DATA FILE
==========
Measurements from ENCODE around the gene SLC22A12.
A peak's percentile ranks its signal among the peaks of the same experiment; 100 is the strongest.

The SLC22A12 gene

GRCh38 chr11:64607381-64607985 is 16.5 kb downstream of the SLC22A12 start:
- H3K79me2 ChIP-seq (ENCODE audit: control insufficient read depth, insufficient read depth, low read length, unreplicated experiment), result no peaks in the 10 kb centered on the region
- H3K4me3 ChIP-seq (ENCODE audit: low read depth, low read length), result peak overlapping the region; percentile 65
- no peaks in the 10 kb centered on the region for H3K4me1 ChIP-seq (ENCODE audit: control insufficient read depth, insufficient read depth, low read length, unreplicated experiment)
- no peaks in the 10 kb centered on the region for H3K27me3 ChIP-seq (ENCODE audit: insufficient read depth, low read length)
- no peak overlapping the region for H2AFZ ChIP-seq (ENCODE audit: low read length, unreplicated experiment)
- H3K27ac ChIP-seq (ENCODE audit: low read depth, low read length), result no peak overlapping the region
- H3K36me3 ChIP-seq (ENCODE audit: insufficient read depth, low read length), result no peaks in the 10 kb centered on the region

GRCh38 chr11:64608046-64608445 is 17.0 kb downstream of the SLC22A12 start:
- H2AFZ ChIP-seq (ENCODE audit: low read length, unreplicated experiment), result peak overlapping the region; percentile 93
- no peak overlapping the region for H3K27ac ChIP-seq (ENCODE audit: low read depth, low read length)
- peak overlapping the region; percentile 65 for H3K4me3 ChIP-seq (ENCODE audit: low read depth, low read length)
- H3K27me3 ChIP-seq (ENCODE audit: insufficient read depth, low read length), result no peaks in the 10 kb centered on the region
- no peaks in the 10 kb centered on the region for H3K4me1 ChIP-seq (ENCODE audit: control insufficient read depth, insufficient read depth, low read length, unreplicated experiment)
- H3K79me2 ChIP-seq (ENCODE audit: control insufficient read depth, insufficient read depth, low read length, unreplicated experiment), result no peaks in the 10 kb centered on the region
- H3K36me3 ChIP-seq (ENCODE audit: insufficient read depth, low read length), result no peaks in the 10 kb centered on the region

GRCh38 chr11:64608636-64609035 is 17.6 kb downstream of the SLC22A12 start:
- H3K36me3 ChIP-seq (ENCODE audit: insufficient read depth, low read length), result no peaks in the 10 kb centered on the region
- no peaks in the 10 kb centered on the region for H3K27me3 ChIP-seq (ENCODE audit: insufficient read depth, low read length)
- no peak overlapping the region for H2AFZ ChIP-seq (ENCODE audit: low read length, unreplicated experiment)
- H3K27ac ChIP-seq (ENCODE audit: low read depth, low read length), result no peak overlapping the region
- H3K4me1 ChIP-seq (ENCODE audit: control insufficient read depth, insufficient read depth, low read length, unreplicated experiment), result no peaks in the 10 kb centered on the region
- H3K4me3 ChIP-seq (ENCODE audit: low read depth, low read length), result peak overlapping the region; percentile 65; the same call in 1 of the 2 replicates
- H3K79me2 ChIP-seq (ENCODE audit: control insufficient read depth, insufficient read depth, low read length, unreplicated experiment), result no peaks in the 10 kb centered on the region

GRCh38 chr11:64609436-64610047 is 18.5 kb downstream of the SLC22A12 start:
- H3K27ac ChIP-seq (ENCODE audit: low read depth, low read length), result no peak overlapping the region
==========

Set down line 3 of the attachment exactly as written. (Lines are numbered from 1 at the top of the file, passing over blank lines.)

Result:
The SLC22A12 gene